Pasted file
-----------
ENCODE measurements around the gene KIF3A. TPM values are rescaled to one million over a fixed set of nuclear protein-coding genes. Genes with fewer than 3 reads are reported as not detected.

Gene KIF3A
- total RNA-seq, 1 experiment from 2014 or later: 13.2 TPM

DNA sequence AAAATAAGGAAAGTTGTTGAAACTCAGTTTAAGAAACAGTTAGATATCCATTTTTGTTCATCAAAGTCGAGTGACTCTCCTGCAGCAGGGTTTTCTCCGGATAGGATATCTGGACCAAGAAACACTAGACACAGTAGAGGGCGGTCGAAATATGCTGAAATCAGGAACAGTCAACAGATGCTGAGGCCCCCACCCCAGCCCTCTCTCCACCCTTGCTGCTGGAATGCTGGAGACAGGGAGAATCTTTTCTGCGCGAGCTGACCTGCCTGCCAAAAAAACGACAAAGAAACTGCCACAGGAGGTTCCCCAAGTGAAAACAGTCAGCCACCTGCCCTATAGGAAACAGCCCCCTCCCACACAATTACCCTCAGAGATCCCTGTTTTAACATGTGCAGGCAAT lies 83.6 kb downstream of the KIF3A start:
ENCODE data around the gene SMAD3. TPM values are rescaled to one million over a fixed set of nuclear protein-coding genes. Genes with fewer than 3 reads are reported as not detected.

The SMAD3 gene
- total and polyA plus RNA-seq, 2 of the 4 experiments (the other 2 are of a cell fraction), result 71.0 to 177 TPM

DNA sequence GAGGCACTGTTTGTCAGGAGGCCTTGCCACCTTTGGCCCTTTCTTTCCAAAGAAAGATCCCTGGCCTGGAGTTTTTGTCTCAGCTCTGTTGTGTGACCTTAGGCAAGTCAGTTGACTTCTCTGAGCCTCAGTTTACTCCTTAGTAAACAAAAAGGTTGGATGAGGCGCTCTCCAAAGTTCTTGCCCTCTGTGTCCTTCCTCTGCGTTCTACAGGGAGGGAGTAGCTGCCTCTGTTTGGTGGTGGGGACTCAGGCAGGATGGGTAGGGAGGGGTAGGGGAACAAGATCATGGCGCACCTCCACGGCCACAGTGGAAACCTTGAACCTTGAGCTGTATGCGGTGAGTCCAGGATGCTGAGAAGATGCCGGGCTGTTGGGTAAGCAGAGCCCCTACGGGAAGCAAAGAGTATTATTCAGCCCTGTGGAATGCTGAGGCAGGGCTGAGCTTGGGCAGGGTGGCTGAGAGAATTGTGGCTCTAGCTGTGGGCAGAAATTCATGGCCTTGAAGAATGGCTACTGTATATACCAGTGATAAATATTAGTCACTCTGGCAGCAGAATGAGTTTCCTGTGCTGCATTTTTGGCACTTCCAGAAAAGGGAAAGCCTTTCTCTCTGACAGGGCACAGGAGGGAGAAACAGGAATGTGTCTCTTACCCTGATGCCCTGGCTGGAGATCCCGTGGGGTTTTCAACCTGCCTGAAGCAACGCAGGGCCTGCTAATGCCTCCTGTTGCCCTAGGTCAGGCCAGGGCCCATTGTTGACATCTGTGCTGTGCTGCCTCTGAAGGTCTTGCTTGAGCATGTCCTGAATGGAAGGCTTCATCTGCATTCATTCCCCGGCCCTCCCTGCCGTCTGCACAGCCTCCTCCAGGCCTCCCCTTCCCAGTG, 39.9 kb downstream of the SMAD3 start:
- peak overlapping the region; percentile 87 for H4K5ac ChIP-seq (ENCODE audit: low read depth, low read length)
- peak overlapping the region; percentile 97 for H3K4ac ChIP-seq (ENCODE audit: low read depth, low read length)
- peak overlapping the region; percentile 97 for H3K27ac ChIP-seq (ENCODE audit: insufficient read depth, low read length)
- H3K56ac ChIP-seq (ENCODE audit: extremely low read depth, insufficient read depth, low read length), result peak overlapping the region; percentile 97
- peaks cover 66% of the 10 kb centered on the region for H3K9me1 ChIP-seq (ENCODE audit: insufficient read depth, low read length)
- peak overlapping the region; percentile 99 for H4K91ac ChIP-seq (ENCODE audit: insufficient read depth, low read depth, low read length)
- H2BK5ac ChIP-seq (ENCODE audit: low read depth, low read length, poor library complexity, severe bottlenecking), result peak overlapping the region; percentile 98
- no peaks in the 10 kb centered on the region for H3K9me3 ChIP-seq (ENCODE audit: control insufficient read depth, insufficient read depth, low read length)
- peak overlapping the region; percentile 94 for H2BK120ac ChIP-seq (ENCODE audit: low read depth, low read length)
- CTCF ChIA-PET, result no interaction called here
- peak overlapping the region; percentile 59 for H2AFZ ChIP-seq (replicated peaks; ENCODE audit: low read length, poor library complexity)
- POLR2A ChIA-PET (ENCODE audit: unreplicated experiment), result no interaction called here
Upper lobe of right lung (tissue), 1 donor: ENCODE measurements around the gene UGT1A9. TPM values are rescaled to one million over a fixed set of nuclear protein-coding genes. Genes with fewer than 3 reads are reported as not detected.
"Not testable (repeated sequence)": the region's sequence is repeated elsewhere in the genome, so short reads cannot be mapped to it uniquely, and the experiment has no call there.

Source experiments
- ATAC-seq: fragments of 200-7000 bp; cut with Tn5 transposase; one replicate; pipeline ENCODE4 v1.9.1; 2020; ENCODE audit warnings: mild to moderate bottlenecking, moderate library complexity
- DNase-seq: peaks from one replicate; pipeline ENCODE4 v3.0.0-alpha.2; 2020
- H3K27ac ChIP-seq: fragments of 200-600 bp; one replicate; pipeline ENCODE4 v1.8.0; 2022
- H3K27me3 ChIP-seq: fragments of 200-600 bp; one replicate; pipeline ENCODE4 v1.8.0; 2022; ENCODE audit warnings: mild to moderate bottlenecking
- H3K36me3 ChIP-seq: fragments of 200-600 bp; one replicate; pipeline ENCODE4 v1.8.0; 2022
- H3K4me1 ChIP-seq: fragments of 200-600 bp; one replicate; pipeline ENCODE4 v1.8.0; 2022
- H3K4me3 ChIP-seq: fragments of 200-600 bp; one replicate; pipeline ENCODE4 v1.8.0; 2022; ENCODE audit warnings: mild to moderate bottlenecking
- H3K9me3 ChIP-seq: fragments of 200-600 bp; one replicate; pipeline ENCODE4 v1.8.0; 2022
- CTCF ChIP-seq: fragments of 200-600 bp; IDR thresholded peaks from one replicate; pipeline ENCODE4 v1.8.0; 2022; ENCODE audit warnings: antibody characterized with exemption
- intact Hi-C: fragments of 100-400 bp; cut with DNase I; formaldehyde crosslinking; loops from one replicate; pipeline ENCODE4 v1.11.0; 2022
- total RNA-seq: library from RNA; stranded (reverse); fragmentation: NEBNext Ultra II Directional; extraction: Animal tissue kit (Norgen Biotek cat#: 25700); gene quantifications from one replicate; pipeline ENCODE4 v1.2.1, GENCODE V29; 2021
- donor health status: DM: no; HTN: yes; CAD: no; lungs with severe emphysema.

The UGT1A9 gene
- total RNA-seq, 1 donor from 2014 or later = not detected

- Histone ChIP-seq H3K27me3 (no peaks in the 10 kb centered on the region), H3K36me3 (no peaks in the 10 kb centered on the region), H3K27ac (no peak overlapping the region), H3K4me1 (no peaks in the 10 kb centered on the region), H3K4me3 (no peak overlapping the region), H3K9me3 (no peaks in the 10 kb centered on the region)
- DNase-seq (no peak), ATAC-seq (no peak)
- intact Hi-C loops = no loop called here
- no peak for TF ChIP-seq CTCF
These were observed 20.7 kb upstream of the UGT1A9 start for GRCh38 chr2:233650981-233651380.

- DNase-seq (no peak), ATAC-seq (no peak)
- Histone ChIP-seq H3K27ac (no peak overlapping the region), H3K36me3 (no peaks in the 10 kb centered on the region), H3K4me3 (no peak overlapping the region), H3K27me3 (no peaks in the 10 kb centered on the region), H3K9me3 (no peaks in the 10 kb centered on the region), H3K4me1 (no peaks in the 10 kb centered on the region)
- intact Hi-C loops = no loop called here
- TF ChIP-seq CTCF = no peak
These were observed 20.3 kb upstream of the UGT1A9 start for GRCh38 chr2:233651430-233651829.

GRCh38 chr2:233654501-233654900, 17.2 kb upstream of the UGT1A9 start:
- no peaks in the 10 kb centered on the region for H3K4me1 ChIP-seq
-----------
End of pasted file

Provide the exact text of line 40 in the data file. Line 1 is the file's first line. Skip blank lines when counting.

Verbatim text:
- intact Hi-C loops = no loop called here